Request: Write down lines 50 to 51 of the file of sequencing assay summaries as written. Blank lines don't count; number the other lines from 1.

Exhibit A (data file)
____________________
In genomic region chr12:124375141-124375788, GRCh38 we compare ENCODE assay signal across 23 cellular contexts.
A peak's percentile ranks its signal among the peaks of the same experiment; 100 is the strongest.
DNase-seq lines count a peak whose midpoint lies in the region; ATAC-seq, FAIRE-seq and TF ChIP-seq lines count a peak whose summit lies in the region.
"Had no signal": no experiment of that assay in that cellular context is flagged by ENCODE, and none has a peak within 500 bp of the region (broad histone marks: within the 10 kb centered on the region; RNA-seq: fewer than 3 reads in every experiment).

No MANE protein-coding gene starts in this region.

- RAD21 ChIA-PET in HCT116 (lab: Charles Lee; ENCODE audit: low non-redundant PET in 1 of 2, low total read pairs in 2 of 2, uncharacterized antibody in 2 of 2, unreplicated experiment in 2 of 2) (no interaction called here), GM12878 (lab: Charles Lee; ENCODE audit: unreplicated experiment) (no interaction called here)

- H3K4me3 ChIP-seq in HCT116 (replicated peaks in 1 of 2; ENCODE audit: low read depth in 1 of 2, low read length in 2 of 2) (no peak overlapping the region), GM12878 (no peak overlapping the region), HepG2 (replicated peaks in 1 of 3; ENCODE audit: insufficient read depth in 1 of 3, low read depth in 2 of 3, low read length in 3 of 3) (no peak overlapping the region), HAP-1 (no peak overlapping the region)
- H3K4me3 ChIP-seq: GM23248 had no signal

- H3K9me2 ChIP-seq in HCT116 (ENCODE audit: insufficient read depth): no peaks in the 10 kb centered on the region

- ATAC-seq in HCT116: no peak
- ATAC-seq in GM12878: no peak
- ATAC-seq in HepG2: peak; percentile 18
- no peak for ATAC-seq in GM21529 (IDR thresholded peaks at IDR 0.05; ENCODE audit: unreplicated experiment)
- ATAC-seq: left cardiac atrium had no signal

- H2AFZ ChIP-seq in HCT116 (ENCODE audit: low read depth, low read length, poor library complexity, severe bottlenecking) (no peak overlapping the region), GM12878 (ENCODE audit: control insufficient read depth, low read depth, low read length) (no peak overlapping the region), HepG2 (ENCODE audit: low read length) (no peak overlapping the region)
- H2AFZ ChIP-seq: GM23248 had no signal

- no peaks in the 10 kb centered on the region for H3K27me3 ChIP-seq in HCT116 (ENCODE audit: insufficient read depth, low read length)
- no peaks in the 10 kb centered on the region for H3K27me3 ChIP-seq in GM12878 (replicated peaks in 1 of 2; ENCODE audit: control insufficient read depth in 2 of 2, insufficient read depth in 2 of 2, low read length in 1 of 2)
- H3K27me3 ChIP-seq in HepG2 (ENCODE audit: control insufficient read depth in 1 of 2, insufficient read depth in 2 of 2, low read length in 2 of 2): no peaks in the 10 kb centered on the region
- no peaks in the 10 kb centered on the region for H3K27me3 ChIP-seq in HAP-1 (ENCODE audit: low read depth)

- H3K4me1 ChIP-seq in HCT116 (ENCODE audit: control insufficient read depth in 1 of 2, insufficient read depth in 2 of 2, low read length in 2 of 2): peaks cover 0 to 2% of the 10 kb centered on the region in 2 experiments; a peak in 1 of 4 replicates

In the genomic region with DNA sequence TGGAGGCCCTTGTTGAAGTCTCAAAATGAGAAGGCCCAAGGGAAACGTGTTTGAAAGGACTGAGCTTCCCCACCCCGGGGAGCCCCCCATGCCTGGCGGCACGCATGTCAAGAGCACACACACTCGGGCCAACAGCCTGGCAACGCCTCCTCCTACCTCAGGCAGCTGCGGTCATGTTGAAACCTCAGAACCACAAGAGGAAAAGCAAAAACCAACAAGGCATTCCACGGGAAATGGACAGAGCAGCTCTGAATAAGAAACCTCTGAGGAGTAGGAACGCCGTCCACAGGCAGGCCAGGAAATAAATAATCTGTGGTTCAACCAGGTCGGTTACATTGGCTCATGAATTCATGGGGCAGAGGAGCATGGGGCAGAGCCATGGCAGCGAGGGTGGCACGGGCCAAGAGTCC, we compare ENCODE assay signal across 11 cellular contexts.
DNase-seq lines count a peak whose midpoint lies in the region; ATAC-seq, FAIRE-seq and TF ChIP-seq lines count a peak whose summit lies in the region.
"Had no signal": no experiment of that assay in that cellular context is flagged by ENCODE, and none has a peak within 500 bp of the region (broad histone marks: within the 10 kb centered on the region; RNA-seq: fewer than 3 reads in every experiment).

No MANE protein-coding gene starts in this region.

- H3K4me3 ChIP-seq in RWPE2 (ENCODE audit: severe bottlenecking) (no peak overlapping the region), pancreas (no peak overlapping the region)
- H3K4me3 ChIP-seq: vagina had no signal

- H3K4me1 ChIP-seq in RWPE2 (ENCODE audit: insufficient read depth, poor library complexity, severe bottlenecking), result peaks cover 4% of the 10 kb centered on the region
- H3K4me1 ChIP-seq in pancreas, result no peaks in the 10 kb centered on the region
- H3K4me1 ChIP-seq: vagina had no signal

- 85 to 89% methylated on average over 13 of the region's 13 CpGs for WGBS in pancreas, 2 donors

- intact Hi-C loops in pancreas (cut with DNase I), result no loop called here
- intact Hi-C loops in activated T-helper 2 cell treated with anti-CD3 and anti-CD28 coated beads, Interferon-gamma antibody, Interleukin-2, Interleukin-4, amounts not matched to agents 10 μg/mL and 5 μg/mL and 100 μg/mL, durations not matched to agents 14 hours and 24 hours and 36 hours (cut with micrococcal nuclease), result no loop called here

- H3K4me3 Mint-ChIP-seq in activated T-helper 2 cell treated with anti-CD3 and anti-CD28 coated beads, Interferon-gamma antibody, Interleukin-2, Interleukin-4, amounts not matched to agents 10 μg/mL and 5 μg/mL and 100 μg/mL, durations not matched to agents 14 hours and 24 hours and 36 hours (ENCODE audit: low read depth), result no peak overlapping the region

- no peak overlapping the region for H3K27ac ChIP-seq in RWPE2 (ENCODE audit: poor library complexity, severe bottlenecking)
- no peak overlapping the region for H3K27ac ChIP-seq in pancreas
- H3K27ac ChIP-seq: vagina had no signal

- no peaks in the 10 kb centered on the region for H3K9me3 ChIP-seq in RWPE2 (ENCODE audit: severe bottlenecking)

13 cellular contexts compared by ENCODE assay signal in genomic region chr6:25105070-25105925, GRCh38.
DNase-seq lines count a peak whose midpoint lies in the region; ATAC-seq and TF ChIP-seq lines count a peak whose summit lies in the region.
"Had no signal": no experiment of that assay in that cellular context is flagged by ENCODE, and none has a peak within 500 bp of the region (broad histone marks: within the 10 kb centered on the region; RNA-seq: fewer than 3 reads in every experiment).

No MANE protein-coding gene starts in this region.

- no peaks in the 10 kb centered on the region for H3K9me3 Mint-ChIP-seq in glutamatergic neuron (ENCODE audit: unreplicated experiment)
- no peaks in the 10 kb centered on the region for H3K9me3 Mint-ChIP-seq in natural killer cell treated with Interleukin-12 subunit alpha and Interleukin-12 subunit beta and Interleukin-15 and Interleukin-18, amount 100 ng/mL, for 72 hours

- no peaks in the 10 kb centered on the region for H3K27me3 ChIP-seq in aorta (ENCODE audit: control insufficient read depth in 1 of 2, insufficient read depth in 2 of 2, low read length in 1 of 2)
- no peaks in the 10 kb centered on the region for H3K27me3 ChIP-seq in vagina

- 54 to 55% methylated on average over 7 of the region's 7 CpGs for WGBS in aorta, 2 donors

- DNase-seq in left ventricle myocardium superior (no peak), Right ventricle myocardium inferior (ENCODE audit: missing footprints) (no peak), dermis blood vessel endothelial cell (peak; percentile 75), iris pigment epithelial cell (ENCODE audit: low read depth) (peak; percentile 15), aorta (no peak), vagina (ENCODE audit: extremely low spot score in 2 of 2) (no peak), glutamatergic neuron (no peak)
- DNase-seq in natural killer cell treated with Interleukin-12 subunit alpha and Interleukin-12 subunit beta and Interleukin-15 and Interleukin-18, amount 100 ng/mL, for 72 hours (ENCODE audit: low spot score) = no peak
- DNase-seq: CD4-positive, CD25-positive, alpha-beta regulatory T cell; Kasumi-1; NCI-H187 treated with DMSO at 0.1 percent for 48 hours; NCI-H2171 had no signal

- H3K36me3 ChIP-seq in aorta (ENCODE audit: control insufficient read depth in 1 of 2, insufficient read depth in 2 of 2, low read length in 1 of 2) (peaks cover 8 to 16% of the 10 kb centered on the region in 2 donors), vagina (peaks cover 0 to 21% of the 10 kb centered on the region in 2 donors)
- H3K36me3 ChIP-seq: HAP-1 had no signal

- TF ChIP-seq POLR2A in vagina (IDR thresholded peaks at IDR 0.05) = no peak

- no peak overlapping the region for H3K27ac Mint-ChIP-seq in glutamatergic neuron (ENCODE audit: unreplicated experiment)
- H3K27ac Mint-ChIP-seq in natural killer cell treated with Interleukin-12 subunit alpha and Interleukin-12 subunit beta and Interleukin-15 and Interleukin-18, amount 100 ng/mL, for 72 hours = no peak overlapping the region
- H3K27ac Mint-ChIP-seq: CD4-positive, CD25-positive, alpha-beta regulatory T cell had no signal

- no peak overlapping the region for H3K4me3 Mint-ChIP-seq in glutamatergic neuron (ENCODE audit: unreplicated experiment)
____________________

- DNase-seq: CD4-positive, CD25-positive, alpha-beta regulatory T cell; Kasumi-1; NCI-H187 treated with DMSO at 0.1 percent for 48 hours; NCI-H2171 had no signal

- H3K36me3 ChIP-seq in aorta (ENCODE audit: control insufficient read depth in 1 of 2, insufficient read depth in 2 of 2, low read length in 1 of 2) (peaks cover 8 to 16% of the 10 kb centered on the region in 2 donors), vagina (peaks cover 0 to 21% of the 10 kb centered on the region in 2 donors)